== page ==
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Tax credit end may be bad news for plate

Keywords: Tags  steel plate, wind towers, SSAB Americas, Jeffery Moskaluk, Siemens Energy, Frank Haflich

SEAL BEACH, Calif. — One of steel plate’s most important emerging markets is bracing for a "significant" drop in the fourth quarter due to the threat of a year-end tax credit phaseout that’s already causing cutbacks, according to an executive of SSAB Americas.

Jeffery J. Moskaluk, chief commercial officer of the Lisle, Ill.-based plate producer, told an Association of Women in the Metal Industries meeting that the end of a tax credit for renewable energy production could put a serious dent in the construction of wind turbine towers—possibly by as much as two-thirds, according to some wind energy industry studies.

Federal legislation due to expire Dec. 31 provides an income tax credit of 2.2 cents per kilowatt-hour for the production of electricity from utility-scale wind turbines.

Although various proposals have been made in Congress to renew the credit, action isn’t expected until after the presidential election in November.

A wind tower typically consumes some 120 tons of plate—largely Grade 50 high-strength, low-alloy steel—and at a conservative estimate the sector represents an annual market of 600,000 to 700,000 tons, Moskaluk said. Uncertainty about the tax credit extension could reduce market consumption to 50,000 tons or less in the fourth quarter from around 150,000 tons.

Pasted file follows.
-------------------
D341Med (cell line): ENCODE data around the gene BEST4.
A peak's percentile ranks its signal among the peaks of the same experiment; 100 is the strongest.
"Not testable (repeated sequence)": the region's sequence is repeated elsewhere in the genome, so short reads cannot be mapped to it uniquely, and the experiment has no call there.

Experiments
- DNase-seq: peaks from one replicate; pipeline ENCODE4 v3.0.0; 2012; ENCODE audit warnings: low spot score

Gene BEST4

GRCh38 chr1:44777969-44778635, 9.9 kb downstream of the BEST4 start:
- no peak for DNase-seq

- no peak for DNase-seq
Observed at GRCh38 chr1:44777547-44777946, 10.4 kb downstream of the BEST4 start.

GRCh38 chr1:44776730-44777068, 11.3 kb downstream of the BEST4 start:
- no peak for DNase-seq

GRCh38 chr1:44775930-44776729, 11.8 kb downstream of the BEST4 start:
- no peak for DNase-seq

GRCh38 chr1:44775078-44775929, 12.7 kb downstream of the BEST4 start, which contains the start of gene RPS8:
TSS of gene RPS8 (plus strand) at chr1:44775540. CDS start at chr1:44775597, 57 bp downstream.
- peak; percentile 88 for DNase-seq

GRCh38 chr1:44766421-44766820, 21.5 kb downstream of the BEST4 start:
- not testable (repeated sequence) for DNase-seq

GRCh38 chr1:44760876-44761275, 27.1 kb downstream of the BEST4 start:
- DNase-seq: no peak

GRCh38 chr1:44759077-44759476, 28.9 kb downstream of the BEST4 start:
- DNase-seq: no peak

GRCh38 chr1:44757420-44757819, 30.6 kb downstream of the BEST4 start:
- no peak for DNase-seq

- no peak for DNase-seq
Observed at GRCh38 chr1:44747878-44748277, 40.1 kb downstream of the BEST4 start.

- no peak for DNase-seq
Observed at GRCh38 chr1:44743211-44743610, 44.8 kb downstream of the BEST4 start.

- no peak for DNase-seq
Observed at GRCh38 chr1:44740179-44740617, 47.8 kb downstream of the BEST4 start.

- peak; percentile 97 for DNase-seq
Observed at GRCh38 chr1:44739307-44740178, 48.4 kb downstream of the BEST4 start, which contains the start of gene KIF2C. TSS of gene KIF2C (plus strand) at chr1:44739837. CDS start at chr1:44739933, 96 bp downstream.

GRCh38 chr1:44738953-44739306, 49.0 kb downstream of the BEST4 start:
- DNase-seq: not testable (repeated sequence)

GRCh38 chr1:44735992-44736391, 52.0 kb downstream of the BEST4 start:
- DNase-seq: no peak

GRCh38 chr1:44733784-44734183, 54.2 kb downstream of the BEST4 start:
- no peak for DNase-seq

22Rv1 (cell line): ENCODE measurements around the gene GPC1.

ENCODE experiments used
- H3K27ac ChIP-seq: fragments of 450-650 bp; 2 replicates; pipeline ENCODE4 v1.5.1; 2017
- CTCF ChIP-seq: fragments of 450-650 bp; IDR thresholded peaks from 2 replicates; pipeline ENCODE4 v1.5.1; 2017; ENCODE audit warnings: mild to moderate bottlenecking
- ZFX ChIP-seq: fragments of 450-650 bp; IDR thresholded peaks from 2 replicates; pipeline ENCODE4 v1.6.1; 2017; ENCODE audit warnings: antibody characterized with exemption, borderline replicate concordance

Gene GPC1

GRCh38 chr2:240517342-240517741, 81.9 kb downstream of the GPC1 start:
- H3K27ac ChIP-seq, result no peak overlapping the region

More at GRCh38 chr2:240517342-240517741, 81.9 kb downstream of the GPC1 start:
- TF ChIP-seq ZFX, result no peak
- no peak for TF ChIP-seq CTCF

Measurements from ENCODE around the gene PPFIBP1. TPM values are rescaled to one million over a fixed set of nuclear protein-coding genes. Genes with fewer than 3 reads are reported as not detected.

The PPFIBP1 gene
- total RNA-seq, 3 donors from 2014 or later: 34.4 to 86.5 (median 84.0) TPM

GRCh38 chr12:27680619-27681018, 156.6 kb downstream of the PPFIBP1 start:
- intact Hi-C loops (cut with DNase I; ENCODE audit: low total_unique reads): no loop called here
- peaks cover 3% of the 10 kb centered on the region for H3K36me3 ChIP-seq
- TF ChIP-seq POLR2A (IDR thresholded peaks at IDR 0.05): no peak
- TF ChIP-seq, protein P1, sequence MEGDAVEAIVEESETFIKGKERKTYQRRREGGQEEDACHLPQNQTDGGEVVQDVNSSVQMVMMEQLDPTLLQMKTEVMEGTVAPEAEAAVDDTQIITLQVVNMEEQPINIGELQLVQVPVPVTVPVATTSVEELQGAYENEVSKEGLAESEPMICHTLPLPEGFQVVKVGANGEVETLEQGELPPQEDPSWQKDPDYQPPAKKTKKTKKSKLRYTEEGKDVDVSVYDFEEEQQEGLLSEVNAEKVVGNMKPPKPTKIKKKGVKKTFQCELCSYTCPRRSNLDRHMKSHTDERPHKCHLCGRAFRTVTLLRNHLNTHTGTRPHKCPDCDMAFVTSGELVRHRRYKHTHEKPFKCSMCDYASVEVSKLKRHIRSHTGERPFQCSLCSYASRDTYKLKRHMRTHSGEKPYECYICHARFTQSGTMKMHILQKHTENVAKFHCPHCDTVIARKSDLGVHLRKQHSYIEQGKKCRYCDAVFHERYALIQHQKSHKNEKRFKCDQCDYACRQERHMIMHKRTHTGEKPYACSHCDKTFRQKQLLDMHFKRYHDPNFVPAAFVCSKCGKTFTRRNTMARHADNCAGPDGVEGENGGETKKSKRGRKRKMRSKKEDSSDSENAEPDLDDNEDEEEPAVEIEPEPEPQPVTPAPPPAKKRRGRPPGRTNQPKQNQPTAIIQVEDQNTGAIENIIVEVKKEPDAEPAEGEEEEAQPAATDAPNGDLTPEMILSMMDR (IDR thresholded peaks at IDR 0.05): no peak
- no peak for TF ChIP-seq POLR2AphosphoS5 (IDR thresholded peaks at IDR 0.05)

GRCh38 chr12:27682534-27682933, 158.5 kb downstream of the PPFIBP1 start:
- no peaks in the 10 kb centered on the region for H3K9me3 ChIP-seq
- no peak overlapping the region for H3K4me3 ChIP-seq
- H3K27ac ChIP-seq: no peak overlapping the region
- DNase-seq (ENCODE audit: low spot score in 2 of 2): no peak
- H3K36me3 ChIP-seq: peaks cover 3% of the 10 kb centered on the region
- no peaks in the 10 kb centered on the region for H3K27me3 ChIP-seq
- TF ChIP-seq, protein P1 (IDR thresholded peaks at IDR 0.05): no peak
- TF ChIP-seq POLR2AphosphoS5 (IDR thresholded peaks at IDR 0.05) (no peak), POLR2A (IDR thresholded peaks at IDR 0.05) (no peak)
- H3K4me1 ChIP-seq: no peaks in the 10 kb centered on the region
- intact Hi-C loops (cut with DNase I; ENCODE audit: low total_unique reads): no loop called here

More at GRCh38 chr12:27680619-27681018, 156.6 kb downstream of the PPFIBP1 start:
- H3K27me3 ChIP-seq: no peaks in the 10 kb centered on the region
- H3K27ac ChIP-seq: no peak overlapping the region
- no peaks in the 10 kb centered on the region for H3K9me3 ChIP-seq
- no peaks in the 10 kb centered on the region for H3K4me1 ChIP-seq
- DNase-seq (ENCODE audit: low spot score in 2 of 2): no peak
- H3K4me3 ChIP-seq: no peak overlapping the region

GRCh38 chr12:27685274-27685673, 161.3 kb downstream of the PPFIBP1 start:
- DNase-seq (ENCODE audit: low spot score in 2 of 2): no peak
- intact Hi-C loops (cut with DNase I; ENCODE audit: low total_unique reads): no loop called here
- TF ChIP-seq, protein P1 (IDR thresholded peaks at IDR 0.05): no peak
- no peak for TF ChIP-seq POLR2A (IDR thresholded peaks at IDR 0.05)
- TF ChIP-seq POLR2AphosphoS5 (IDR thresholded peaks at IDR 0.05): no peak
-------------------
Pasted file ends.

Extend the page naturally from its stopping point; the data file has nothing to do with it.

But Moskaluk, who was also interviewed briefly after his presentation, pointed out that the damage in terms of the rest of the year has pretty much already been done.

Wind towers not built by August or September aren’t likely to qualify for the credit, since the projects must not only be built but also installed and in operation by the end of the year.

Moskaluk noted that Otter Tail Corp. of Fergus Falls, Minn., agreed to sell assets of its DMI Industries unit to Dallas-based Trinity Industries Inc. earlier this month.

Otter Tail said that the market value for DMI’s assets had been significantly impacted by reduced demand for wind towers due to adverse market conditions affecting the industry. Among those factors was uncertainty about the renewal or extension of the tax credit.

Separately, Munich, Germany-based Siemens AG said this past week it would release about 615 workers—more than one-third of its U.S. wind power employees—in Fort Madison, Iowa; Hutchison, Kan.; and Orlando, Fla.

"Uncertainty" about the fate of the tax credit was one reason cited in an announcement by subsidiary Siemens Energy Inc., along with the growth of competitive natural gas power generation and a "still-lingering" recession.

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